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  • By Raymond Mulley, PE
  • Automation Basics
Flow of incompressible fluids

By Raymond Mulley, PE 

Editor’s note: The Basics department this month is an excerpt from the ISA book Flow of Industrial Fluids – Theory and Equations by Raymond Mulley.

Some material in this section may seem self-evident to recent engineering graduates. However, it is worth establishing some basic concepts as a springboard to what follows. It does not hurt to review basic material from time to time. It is surprising what one forgets-or never learned.

Compressibility of all fluids

Many terms used in the field of hydraulics are simplified descriptions of reality. Sometimes these didactic simplifications are useful; sometimes they are not. They help younger people over early hurdles and hinder them in their later comprehension. The name of the term, itself, can lead to conceptual errors. For instance, the distinction between an incompressible fluid and a compressible one is just a matter of degree. There may be orders of magnitude between the compressibility of a gas and that of a liquid; nevertheless, it is wise to bear in mind that all fluids are compressible to some degree-even the ones we call "incompressible." Later, we will show how compressibility helps explain another logical inconsistency-fluid friction.

Mechanism of flow

It is obvious to anyone who has ever used a garden hose that water flows when there is a higher pressure upstream than downstream. When we open a tap, or faucet, the higher pressure in the pipe causes water to flow. This common observation leads to the assumption that a higher pressure upstream than downstream is always associated with flow. The assumption is not correct. It is true a higher pressure is required upstream to start a fluid flowing across a restriction. However, once a fluid is flowing, it has momentum. As will be developed in greater detail when we discuss the Bernoulli equation, pressure is associated with one form of energy, static energy, and energy can take on different forms. One of these forms is kinetic energy. When a high velocity fluid flows from a small diameter pipe through a swage to a larger diameter pipe, the fluid slows down because of the continuity principle. In slowing down, some of its kinetic energy is changed to static energy. This change can cause the pressure downstream to be greater than the pressure upstream of the swage. This phenomenon is called pressure recovery.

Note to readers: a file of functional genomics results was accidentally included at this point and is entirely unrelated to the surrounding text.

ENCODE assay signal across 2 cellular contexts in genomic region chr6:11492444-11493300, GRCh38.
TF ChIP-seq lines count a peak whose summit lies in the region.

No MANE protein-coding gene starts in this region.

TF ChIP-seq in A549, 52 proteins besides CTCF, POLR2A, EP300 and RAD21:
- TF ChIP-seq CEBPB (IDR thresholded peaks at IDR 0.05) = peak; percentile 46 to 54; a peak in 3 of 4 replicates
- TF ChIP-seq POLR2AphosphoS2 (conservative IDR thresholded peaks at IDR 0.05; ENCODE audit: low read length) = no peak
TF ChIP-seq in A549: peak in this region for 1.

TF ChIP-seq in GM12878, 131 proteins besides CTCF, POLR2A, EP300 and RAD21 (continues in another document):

It is not necessary to have a higher pressure upstream in order to initiate flow. If a pipe is connected to an open reservoir-for instance, a water tower in a city water distribution network-flow will begin once a valve is opened. The pressure on the surface of the water in the reservoir is approximately equal to the pressure in a kitchen sink. In this case, there is no difference in pressure between the ends of the piping system, but flow occurs. There is more than just pressure difference involved in the flow of water. An unbalanced force in the direction of the flow is necessary.

Reestablishing equilibrium

The phenomenon of flow in conduits (pipes) is best thought of as an attempt to reestablish an equilibrium state in a fluid constrained by conduit walls. In a closed system under pressure, when all valves are shut, all forces are accompanied by equal and opposite forces. The fluid is stationary. In an open system, when valves are open, there is an imbalance of forces, and the fluid moves in a direction that will reestablish equilibrium. If mass and energy are added continuously to an open system, flow will be continuous.